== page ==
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28 November 2018

Hypocrites. They’re everywhere.

The reason pagans assume Christians are phonies is ’cause we are. So let’s stop that.

HYPOCRISY hə'pɑk.rə.si noun Pretense: Practice of claiming beliefs or moral standards which one doesn’t truly have.
2. Inconsistency: Practice of claiming beliefs or moral standards, but one’s own behavior demonstrates otherwise.
[Hypocrite 'hɪp.ə.krɪt noun, hypocritical |hɪp.ə'krɪd.ə.kəl| adjective.]

The Greek word ypókrisis literally means “over [the] face.” In the ancient Greek religion, whenever someone claimed they spoke for the gods, they’d put on a bit of a show. When a man claimed Zeus spoke through him, he’d assume a deep voice, exaggerated gestures, and perform a sorta impersonation of Zeus. (Since we’re talking about fake gods, it was totally an act.)


Comic and tragic masks. Wikimedia

This “prophetic” acting evolved into Greek drama. Certain “gifted” poets, whom the Greeks believed had some divinely-inspired prophetic ability, would have actors memorize their “revelations” and present them to audiences. So you’d know who was playing whom, actors would wear masks; so the folks in the back of the theater knew whether the actors were happy or sad (’cause the actors weren’t always good at their jobs), masks might have exaggerated features. You know those happy and sad masks, associated with drama and the theater? Don’t worry; I included a picture. Anyway, ypókrisis turned into the word for “actor.”

Don’t get the wrong idea: There’s nothing wrong with acting. Well, so long that people know it’s an act. When they don’t, it’s fraud.

So when Jesus borrowed the term to describe certain Pharisees, he meant they were acting. But hiding it; therefore fraud. And Jesus wasn’t happy about the fraud. Pissed him off more than anything.

Matthew 23.1-7 KWL
1 Then Jesus spoke to the crowds and his students, 2 saying,
“In Moses’s judgment seat sit the scribes and Pharisees.
3 So you must do, and revere, everything Pharisees might say.
But don’t do according to their works—for Pharisees say, and don’t do.
4 Pharisees tie up heavy, hard-to-carry burdens and place them on people’s shoulders.
And they don’t want to move them with their fingers.
5 Pharisees do all their works for people to see:
They widen their prayer-straps and lengthen their tassels.
6 Pharisees love the first couch at dinner and the first seat in synagogue,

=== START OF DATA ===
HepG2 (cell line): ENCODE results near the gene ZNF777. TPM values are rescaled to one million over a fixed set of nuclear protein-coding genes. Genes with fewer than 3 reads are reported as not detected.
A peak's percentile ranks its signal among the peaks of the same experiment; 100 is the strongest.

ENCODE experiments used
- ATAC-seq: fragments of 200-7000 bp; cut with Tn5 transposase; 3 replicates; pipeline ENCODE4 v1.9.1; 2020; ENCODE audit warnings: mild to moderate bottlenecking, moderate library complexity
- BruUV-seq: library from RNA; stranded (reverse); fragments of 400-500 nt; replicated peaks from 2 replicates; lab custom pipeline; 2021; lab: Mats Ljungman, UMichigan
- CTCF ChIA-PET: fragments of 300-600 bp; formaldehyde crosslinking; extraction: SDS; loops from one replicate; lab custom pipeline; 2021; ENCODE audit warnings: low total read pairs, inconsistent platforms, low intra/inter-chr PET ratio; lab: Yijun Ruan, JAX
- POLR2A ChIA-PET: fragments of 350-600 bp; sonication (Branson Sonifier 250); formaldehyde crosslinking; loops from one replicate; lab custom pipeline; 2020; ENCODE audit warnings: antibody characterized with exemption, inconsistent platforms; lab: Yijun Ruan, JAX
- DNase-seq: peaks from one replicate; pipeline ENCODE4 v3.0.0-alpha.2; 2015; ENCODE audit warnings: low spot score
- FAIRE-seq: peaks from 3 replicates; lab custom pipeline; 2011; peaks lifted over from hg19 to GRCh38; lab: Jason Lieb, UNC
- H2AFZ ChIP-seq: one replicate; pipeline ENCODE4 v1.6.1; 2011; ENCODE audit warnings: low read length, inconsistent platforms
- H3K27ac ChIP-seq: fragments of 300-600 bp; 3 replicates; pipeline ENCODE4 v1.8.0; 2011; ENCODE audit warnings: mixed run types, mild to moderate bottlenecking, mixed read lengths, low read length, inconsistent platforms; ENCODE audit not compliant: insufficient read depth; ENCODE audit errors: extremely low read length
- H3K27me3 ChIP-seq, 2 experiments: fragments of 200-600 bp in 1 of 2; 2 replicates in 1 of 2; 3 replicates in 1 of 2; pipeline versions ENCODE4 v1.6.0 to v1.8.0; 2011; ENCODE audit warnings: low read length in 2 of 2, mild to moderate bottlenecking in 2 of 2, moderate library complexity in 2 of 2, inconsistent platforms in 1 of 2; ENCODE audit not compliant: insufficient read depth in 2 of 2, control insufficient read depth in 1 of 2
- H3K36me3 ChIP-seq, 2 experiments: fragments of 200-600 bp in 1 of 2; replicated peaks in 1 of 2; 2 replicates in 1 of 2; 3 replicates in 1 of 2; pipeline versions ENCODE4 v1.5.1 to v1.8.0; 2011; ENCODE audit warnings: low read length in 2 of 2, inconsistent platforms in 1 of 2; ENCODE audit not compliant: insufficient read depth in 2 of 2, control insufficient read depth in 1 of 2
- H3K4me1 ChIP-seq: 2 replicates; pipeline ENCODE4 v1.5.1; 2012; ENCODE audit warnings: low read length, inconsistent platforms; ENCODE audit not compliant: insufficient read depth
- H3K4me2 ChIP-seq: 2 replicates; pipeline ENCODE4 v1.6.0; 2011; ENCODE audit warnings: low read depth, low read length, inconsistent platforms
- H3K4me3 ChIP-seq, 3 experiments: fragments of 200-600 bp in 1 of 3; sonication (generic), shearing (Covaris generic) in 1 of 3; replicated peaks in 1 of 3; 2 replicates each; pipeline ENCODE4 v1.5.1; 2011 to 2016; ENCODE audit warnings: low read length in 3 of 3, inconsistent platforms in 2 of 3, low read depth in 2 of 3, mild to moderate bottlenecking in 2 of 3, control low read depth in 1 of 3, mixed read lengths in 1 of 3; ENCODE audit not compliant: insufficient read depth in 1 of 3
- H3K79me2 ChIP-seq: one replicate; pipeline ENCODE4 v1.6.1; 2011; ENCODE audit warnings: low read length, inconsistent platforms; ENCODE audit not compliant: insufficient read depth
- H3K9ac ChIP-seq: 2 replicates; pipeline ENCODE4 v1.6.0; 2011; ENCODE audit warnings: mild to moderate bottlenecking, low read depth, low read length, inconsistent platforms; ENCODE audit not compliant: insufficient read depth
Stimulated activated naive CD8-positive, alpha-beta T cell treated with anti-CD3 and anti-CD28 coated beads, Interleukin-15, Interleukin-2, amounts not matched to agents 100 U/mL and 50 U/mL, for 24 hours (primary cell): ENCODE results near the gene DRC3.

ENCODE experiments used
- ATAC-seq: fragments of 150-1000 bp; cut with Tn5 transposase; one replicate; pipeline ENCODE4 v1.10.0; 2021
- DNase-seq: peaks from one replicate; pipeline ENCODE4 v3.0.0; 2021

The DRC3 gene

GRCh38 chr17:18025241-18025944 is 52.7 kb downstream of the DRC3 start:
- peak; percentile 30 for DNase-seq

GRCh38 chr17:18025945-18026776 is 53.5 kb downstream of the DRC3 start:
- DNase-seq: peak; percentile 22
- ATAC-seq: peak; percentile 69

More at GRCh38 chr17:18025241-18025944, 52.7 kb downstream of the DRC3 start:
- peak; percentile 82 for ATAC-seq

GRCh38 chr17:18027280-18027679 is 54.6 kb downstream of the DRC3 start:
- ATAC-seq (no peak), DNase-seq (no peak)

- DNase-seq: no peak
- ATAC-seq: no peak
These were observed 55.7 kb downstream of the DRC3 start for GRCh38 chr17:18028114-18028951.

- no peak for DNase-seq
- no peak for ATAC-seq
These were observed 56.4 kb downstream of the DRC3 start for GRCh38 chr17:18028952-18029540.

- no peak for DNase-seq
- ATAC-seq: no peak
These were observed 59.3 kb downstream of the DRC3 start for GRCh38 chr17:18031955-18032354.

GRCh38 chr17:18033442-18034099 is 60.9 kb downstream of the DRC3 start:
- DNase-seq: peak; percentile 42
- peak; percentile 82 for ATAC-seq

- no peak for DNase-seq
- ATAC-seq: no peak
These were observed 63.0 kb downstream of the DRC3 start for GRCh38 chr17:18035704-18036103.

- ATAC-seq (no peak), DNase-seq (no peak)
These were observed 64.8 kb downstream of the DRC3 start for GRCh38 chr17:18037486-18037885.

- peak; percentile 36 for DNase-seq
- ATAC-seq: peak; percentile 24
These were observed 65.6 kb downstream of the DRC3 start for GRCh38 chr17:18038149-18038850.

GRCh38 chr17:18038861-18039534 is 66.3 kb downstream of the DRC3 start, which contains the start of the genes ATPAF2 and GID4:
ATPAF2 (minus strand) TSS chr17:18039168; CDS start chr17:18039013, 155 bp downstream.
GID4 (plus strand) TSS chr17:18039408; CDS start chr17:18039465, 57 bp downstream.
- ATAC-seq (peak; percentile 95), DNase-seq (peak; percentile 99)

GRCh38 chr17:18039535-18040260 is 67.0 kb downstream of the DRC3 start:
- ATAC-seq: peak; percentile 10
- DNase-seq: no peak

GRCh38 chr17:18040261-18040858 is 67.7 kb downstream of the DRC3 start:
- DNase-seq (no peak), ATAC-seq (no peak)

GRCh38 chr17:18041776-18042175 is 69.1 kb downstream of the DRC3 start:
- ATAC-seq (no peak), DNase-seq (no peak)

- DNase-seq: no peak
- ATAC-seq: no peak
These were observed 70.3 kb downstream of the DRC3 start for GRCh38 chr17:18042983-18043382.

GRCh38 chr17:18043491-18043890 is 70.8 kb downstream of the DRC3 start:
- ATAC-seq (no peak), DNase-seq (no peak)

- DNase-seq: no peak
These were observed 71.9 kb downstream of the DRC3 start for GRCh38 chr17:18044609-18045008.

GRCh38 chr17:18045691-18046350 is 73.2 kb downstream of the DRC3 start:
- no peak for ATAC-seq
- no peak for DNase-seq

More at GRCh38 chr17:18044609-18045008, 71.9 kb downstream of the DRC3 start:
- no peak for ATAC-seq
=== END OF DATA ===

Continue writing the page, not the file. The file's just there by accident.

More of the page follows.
7 and to be greeted in market and to be called ‘Rabbi’ by people.”

Every so often it’s a good idea for us Christians to swap the word “Pharisee” with “Christian” and see whether it still fits. Annoyingly, it still largely does.

The Message does a pretty good job of adapting these ideas to fit our culture:

Matthew 23.3-7 Message
3 “You won’t go wrong in following their teachings on Moses. But be careful about following them. They talk a good line, but they don’t live it. They don’t take it into their hearts and live it out in their behavior. It’s all spit-and-polish veneer.
4 “Instead of giving you God’s Law as food and drink by which you can banquet on God, they package it in bundles of rules, loading you down like pack animals. They seem to take pleasure in watching you stagger under these loads, and wouldn’t think of lifting a finger to help. 5 Their lives are perpetual fashion shows, embroidered prayer shawls one day and flowery prayers the next. 6 They love to sit at the head table at church dinners, basking in the most prominent positions, 7 preening in the radiance of public flattery, receiving honorary degrees, and getting called ‘Doctor’ and ‘Reverend.’ ”

For hypocrites, whether Pharisee or Christian, it’s all about gaining that reputation of being a great person, a revered elder, someone to look up to. But it’s unearned. They didn’t get that reputation by actually being good, following Jesus, developing good fruit, loving their neighbors, studying their bibles, acting in compassion. They got it by faking all those things. They got it through fraud.

And people see right through the fraud. Pagans in particular; we Christians are really good and blinding ourselves to it, but you’re not fooling them any. Hence the profoundly crappy reputation we Christians have for being fakes and hypocrites. And the reason, all the more, we gotta not be another one. Quit faking your Christianity! Be authentic.